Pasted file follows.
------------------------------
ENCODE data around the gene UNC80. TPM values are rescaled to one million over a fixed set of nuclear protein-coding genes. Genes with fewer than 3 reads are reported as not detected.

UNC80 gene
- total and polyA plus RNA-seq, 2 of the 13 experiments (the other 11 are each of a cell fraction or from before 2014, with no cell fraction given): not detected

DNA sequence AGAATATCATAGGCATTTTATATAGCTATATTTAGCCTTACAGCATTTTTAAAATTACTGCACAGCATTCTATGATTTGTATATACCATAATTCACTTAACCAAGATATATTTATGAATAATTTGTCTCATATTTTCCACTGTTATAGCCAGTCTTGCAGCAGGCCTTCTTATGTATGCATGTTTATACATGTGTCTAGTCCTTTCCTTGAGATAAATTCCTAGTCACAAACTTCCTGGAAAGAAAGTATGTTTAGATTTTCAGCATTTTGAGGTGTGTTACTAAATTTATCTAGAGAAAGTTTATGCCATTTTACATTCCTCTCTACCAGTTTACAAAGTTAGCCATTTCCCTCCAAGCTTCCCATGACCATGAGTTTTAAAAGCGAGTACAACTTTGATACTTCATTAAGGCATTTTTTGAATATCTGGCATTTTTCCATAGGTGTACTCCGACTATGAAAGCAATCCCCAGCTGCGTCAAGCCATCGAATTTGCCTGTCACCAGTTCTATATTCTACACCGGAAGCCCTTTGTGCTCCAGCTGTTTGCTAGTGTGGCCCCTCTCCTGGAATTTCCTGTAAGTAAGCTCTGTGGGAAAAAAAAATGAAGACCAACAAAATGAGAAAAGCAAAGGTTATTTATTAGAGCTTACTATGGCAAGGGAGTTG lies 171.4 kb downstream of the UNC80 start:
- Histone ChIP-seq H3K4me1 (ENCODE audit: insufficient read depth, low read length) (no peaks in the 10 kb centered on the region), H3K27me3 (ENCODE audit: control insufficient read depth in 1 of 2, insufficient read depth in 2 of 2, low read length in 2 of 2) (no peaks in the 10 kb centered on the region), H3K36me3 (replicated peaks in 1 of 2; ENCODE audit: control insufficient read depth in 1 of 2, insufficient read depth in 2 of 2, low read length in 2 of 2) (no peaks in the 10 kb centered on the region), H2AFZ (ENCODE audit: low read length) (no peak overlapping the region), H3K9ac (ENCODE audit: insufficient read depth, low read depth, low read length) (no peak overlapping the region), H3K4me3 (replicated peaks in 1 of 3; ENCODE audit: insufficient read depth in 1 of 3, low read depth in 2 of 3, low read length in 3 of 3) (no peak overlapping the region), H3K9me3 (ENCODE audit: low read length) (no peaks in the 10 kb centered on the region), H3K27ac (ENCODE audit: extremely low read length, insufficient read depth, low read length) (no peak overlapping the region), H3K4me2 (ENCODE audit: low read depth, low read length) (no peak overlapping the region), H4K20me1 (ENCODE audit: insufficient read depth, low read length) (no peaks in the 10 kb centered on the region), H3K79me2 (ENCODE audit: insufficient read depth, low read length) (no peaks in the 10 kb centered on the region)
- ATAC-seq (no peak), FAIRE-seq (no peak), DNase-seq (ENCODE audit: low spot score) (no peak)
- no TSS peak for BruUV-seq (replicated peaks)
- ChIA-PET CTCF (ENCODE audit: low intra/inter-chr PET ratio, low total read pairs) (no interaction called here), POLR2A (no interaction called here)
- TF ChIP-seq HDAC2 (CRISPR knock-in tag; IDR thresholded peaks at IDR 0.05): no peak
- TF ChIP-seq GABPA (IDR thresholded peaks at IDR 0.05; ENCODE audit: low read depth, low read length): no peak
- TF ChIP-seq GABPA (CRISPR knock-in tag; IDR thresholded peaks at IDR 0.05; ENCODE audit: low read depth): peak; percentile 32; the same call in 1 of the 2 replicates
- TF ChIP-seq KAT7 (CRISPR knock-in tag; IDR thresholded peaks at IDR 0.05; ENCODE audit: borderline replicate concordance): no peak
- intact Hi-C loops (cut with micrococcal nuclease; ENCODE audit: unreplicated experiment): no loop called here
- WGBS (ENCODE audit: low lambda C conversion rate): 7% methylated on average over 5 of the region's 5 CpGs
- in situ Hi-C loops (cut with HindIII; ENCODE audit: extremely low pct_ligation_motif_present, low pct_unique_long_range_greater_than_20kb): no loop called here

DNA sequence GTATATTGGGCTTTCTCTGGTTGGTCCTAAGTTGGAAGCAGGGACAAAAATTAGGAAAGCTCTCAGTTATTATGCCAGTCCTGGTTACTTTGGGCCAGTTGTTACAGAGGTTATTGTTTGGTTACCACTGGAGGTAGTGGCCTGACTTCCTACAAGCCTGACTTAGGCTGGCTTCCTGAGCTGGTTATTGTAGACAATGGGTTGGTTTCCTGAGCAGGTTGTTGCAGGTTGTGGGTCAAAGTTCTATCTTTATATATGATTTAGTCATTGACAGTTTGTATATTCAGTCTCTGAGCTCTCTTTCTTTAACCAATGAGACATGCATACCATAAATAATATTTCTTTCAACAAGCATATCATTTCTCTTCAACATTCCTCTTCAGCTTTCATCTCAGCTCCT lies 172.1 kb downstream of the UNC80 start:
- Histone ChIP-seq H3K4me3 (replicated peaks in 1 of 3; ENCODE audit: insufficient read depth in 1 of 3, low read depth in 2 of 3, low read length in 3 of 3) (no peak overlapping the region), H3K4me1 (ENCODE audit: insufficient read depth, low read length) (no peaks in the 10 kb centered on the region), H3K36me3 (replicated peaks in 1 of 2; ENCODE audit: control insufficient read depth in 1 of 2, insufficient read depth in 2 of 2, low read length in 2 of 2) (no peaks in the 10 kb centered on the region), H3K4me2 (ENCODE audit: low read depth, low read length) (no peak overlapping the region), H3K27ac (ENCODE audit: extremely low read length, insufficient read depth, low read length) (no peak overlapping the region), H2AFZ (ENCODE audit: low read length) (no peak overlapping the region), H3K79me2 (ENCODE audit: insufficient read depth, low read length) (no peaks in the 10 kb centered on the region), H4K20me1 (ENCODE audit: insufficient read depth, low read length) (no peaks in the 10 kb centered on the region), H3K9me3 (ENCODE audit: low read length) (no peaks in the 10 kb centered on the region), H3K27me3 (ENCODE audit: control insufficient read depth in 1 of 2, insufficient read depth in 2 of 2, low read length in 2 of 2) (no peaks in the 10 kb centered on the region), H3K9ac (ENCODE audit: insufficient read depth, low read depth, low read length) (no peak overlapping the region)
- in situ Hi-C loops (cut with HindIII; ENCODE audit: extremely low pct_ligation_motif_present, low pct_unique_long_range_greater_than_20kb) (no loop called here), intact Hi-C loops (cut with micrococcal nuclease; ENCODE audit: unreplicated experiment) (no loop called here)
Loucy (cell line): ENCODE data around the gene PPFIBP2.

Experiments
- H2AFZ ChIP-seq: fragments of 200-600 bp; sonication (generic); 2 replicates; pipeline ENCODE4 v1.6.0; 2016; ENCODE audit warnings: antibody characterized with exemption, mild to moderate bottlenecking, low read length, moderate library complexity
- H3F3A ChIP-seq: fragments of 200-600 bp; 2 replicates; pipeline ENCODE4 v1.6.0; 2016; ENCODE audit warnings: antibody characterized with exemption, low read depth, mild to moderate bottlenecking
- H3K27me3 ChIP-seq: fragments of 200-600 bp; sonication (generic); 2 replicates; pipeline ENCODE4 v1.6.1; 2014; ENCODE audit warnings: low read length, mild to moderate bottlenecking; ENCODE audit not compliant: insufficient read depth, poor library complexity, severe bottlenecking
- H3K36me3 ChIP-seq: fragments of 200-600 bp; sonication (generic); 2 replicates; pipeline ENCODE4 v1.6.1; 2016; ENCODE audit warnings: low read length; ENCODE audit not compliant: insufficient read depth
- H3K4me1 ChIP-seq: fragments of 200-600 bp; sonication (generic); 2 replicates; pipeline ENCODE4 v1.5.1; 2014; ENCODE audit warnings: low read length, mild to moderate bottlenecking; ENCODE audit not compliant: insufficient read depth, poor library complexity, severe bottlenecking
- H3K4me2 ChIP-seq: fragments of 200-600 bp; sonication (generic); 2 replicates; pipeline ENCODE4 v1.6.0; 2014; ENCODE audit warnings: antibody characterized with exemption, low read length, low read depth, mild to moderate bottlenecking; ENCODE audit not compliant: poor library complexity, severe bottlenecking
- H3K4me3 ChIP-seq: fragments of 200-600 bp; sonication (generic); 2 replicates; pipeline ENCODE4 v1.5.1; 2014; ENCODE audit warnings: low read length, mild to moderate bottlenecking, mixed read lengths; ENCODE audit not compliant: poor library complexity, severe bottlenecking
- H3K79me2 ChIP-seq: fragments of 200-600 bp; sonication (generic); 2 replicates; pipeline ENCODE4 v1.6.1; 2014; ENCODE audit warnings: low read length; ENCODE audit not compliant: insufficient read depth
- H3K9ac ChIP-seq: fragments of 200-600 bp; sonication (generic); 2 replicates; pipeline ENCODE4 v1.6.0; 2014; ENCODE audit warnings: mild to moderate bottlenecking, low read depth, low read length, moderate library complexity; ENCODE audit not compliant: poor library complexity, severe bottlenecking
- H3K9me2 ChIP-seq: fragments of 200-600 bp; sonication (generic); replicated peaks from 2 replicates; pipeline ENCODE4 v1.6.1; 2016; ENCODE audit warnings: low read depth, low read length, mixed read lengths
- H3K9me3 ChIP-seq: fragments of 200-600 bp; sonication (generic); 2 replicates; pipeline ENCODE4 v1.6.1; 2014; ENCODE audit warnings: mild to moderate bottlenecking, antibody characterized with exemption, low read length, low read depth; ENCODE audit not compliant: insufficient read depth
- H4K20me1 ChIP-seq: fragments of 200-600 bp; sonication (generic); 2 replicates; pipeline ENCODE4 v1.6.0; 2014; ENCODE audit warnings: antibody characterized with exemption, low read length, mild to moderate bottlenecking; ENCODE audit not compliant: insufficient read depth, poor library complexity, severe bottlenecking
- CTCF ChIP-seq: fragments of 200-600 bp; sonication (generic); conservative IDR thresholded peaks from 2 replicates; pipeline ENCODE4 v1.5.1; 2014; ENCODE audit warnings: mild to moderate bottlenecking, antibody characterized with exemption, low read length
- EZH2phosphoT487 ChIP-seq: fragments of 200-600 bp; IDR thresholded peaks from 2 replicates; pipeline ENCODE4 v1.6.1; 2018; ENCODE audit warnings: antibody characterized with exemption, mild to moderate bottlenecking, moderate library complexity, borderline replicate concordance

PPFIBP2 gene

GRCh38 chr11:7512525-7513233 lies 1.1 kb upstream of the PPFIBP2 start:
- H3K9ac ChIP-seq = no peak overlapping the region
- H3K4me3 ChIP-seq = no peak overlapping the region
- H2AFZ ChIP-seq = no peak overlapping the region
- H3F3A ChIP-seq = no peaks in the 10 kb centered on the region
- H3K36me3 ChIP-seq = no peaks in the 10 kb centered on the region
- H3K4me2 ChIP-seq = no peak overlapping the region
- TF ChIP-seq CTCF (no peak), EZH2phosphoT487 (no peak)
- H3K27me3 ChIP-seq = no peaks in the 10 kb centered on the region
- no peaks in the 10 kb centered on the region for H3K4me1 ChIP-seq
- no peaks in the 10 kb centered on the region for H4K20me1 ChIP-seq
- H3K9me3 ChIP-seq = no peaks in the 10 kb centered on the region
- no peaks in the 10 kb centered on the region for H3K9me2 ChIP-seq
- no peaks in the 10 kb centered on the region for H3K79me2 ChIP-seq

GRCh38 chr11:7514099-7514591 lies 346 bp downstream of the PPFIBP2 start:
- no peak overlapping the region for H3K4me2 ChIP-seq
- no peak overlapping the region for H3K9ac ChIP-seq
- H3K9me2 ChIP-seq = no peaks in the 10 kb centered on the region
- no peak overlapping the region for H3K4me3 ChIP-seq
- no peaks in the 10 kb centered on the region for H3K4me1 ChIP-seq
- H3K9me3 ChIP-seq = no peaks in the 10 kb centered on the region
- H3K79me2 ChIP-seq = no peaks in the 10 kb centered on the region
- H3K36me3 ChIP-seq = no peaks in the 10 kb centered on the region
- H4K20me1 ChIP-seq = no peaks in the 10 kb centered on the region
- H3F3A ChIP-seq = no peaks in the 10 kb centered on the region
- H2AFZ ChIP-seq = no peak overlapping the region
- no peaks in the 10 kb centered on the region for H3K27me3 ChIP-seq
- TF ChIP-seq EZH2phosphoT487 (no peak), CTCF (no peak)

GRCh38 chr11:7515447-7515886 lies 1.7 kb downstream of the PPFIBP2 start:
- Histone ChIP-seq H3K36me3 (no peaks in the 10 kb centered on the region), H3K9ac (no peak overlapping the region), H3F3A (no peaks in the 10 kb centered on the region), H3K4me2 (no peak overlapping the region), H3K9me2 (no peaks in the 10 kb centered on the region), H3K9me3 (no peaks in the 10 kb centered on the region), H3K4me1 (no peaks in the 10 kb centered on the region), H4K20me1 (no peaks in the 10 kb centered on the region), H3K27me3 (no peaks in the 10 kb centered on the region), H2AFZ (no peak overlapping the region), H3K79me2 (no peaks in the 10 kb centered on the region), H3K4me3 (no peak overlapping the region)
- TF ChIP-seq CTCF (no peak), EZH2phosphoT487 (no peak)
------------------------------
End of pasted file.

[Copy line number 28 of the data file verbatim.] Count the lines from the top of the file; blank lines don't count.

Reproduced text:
- H3K79me2 ChIP-seq: fragments of 200-600 bp; sonication (generic); 2 replicates; pipeline ENCODE4 v1.6.1; 2014; ENCODE audit warnings: low read length; ENCODE audit not compliant: insufficient read depth